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September 18, 1968 - Image 6

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The Michigan Daily, 1968-09-18

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Page Six


Wednesday, September 18, 1968

State lawmakers disagree over Wallace impact


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Day Calendar
Zoology Seminar: Professor Toshijiro
..iawamu ra,. President 'of Hiroshima
University, "Amphibian Cytogenetics
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'estlvial Winners and Highlights: Ar-
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F'all Art Lecture Series: How New is
Modern? - Victor H. Miesel, Assoc-
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preS ionlsm, Post-Impressionism, and
the New Art"; Amphitheater, Rackham
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troduction to Computers, the Fortran-
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roadcasting Service: Radio Station
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conversation about the arts and liter-
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Legal Service, on "Conscientious Ob-
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Peace, Love, Creativity: Hope of Man-
kind - "Creativity in Literature", with
Prof. Henri Peyre, Yale.
Mental Health Research Institute
Seminar: Otto Z. Sellinger, Research
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search Institute: "Interactions of
Drugs with Brain Particles and Mem-
branes", 3:45 p.m., Thursday, Sep-
tember 19, 1968, 1057 MHRI
Patricia Ryan Ferman, Sociology, Dis-
sertation: "Kinship and Fertility," on
Wednesday, Sept. 18 at 3:30 p.m. in
Room 28, Population Study Center, 1225
S. Universly, Chairman: D. Goldberg.
Roger Owen Scott, Education & Psy-
chology, Dissertation: "Mathetie and
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welcome. Call 665-4676 if you need
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Mich.: Commercial public relations
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September 25, 1968:
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LANSING UP)-Some optimistic
Michigan Republicans are hoping!
the third-party candidacy of for-
mer Alabama Gov. George Wal-
lace will help them carry the state!
in the November general election.
S o m e pessimistic Democrats
concede they may be right.
But others, from both parties,
think Wallace's strength will fade
as election day approaches, or that
the effect of the Wallace vote will
be nullified because he will attract
Republicans and Democrats in
roughly equal measure.
Meanwhile, ~ o n e Democratic
lawmaker says defections to Wal-
lace can defeat him and another
says he has changed his mind and

decided . the 1968 presidential
race will wind up in the U.S.
House of Representatives.
Republicans, with some excep-
tions, feel most Wallace support
comes from voters who are nor-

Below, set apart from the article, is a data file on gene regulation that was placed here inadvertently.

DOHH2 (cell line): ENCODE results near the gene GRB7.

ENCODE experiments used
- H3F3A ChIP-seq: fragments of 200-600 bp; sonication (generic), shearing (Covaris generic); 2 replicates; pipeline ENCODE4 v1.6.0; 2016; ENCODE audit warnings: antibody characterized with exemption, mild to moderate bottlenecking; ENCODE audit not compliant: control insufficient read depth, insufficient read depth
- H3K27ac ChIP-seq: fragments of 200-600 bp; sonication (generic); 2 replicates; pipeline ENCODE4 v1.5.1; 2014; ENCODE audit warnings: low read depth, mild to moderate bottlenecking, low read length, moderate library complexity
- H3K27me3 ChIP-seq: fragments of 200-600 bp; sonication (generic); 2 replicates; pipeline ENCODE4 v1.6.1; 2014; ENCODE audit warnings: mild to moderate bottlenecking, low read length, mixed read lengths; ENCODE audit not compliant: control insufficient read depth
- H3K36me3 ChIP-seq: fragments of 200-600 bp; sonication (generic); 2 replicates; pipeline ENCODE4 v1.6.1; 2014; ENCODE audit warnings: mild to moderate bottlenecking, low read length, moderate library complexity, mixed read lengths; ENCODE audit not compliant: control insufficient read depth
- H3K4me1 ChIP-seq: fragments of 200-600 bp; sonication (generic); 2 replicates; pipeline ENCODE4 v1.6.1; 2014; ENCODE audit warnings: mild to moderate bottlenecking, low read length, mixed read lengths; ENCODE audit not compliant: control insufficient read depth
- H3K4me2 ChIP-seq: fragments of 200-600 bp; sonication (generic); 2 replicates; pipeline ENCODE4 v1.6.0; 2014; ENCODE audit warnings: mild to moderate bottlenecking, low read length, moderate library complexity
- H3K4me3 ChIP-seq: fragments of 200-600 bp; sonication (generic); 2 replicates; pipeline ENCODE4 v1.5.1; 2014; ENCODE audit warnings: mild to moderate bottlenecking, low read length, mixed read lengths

mally Democratic. Many Demo-
crats agree, though some also pre-
dict a near-even partisan split.
"I think in the urban areas,
particularly the "industrial-type
towns - Pontiac, Flint, perhaps
Saginaw-the Wallace vote is go-
ing to be a very serious threat
to the Democrats," says Rep. Wil-
liam Hampton (R - Bloomfield
Hills), the House majority leader.
Hampton predicts up to 20 per
cent of the regular Democratic

voters may switch to Wallace in idential vote in their districts.
such areas. If half of them don't Some say 20 per cent or more.

Some think his vote will be sur-
prisingly large - because many

"come back" and vote for the rest

The local politicians here are voters who plan to support Wal-

of the Democratic ticket, he says, saying up to 25 per cent," reports lace aren't admitting it.
Republicans may pick up from Rep. Richard Young (D-Dearborn Some Democratic candidates say
two to four seats in the State Heights). "The lowest I've heard they are worried. Some say they
House, where they now have a is 15 per cent. aren't. But none of the GOP con-
Hoe hee t"If he takes 15 per cent," Young tenders interviewed feel the Wal-
56-54 edge, adds. "I think I'd lose, because I lace campaign will do them any
He adds Wallace will not draw imagine about 70 per cent harm.
appreciable Republican strength. wouldn't vote the rest of the Rep. Edgar Geerlings <R-Mus-
"I can pick out the most conser- ticket, and most of them are kegon) says he sees more Wallace
vative areas in Oakland county Democrats." bumper stickers in his conserva-
and I don't find any Wallace sup- Some lawmakers think Wallace tive district than those of anyone
port," Hampton says. will get fewer votes than it now else, but most of the Wallace back-
Estimates of Wallace strength appears-because as the election ers, he adds, are Democrats.
by the legislators from around the approaches more voters will con- Referring to the Goldwater
state vary widely. Some say less lude that a vote for a third party campaign of four years ago which
than 10 per cent of the total pres- candidate is a wasted vote. in Michigan brought a Democratic

landslide and defeated him, Geer-
lings adds:
"If I were a Democratic candi-
date this year. I'd feel a lot like
I felt in '64 as a Republican can-




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